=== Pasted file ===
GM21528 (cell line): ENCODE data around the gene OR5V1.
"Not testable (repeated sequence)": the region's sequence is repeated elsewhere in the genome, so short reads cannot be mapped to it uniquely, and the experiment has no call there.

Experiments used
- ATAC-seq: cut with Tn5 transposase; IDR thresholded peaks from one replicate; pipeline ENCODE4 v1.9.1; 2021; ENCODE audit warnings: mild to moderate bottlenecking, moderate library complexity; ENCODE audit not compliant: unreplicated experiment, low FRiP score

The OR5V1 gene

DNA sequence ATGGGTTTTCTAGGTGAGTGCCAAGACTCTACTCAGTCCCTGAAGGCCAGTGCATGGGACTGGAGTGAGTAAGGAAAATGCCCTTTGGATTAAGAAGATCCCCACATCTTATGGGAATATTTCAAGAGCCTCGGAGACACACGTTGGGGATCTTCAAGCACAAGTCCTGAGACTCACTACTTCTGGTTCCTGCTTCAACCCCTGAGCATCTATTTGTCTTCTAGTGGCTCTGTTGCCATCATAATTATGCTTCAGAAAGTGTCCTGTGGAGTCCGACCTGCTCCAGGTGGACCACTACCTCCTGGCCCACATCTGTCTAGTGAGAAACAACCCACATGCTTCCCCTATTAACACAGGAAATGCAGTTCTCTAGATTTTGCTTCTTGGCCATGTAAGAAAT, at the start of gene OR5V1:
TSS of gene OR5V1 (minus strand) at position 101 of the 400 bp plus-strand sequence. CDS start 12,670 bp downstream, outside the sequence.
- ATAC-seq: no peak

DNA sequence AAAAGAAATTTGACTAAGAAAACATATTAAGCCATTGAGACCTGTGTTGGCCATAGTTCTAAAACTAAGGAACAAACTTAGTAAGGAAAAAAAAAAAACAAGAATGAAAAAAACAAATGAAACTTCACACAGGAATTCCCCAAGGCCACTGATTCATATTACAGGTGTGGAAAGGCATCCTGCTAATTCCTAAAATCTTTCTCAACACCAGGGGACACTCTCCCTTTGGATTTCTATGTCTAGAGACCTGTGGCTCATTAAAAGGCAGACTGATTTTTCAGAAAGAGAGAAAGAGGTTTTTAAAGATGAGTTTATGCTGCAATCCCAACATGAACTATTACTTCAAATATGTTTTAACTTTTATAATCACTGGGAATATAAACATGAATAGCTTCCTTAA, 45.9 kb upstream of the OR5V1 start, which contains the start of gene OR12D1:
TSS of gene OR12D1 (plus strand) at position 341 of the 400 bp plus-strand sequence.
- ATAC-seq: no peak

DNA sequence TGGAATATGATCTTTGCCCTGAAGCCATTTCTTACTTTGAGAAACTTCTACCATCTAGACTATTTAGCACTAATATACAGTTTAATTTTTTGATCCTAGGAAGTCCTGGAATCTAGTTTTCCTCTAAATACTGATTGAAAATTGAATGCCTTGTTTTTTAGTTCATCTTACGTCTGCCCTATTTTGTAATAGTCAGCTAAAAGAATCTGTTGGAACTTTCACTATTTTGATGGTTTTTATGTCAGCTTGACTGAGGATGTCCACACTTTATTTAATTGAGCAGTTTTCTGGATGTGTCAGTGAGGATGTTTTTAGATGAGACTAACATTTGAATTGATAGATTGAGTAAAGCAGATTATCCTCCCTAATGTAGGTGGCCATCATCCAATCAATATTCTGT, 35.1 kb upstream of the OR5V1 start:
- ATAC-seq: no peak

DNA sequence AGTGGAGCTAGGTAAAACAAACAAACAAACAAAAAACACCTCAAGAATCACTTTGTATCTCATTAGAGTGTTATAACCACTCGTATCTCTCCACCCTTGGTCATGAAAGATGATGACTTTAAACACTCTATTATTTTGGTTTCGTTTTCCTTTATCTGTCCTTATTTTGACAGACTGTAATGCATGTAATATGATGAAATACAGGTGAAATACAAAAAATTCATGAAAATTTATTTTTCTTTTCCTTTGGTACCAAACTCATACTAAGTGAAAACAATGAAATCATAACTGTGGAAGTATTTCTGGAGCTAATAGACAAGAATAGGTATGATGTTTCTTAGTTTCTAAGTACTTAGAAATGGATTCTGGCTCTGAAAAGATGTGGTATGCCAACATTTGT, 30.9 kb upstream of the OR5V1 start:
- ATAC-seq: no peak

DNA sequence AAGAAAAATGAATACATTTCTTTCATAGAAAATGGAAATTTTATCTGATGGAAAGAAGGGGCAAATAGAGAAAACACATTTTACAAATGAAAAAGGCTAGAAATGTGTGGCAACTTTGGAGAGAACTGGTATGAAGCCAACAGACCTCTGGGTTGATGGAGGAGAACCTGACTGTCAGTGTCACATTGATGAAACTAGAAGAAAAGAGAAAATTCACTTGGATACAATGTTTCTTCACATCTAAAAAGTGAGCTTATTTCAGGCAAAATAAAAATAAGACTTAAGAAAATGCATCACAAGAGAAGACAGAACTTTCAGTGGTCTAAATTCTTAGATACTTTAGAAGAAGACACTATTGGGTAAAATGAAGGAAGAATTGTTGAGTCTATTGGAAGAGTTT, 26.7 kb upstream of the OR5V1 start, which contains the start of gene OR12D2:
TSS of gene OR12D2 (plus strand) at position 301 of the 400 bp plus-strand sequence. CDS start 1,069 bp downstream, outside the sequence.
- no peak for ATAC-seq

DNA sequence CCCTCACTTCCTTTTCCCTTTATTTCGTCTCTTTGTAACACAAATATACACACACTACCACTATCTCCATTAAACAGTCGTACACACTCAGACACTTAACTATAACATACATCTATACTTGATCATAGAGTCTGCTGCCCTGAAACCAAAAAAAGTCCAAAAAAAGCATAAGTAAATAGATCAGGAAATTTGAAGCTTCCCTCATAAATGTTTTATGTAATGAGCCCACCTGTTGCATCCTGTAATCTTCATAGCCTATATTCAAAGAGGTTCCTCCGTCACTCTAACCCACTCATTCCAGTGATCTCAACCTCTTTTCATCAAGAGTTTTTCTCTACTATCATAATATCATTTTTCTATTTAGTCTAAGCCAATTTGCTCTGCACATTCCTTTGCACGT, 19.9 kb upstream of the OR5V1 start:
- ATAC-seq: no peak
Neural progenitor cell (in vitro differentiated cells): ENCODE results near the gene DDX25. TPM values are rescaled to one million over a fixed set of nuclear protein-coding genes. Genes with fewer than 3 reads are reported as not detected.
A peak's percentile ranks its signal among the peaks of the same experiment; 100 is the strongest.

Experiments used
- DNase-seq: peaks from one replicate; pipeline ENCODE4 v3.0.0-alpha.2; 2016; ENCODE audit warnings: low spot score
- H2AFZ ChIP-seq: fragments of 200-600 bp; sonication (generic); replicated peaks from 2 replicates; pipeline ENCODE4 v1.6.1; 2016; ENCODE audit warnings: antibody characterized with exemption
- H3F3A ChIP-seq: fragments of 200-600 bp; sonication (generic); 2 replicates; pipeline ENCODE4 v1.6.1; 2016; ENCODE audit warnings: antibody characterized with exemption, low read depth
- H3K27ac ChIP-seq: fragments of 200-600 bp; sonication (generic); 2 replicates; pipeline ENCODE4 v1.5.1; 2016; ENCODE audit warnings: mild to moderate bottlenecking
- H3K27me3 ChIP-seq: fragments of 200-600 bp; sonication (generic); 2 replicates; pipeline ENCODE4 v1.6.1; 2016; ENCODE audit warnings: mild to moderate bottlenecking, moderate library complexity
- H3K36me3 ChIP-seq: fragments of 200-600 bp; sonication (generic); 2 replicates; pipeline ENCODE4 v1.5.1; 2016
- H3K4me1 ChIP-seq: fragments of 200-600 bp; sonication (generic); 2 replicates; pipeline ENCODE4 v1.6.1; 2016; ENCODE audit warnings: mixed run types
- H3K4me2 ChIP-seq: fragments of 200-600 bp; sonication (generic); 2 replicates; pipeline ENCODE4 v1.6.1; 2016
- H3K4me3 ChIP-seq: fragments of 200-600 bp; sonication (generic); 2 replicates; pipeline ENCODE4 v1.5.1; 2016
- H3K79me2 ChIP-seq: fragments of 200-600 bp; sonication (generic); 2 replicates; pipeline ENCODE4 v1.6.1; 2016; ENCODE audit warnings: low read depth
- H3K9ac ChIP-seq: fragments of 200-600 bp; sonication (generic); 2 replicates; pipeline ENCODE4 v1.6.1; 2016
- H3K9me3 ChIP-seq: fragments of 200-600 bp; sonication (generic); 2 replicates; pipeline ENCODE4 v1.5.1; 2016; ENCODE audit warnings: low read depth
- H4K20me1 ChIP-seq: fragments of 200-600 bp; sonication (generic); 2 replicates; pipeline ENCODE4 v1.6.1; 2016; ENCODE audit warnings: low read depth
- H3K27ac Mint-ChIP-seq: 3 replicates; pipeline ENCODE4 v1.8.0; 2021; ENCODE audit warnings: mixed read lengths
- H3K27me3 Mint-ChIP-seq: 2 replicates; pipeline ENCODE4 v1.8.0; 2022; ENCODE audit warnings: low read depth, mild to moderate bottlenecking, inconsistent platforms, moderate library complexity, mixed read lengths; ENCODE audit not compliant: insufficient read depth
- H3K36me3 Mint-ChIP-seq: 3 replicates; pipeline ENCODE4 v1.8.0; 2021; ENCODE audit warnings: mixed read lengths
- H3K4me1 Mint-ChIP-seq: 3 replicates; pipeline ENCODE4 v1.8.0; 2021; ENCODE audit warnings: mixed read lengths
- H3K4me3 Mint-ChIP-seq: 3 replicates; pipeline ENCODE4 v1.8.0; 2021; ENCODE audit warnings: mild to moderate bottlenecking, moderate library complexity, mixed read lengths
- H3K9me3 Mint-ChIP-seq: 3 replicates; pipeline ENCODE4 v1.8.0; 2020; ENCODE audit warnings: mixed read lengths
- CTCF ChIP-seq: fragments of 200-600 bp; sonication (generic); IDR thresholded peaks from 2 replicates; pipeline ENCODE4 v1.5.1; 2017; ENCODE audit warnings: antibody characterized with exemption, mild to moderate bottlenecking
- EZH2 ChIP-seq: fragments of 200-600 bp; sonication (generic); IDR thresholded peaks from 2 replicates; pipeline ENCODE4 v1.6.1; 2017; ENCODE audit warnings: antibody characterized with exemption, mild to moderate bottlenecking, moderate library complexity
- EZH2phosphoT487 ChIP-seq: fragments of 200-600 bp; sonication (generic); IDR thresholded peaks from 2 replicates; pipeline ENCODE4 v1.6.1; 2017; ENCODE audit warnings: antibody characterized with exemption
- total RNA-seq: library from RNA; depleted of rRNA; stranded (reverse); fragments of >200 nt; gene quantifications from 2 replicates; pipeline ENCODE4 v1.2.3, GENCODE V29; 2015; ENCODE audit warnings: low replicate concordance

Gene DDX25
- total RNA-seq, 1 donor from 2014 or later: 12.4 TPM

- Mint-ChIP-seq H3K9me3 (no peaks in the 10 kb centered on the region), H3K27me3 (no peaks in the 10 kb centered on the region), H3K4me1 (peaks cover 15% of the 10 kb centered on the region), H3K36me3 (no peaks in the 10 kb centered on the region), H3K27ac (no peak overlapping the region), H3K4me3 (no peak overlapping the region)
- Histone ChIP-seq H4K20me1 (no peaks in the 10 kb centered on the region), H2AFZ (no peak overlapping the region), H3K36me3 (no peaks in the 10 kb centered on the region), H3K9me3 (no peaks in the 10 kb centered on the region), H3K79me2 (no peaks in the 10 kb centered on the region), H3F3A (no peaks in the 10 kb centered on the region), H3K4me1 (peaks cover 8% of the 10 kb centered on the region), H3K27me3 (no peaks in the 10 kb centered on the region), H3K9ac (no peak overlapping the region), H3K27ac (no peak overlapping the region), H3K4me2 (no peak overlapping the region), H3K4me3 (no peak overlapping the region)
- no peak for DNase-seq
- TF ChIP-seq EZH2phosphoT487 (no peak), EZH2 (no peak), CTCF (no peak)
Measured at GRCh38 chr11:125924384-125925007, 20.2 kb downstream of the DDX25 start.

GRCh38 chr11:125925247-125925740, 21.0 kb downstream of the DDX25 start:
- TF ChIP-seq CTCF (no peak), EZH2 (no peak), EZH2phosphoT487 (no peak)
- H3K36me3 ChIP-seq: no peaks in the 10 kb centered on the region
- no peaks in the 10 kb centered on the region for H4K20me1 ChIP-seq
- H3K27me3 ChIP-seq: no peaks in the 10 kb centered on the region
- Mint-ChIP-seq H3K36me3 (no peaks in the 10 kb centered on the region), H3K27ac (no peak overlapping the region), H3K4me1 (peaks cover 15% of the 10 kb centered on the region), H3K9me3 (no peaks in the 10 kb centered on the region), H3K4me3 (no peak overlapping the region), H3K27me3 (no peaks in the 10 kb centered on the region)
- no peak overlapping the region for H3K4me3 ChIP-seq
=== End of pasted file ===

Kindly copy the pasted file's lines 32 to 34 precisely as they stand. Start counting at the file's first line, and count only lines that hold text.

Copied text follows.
- H3K4me3 ChIP-seq: fragments of 200-600 bp; sonication (generic); 2 replicates; pipeline ENCODE4 v1.5.1; 2016
- H3K79me2 ChIP-seq: fragments of 200-600 bp; sonication (generic); 2 replicates; pipeline ENCODE4 v1.6.1; 2016; ENCODE audit warnings: low read depth
- H3K9ac ChIP-seq: fragments of 200-600 bp; sonication (generic); 2 replicates; pipeline ENCODE4 v1.6.1; 2016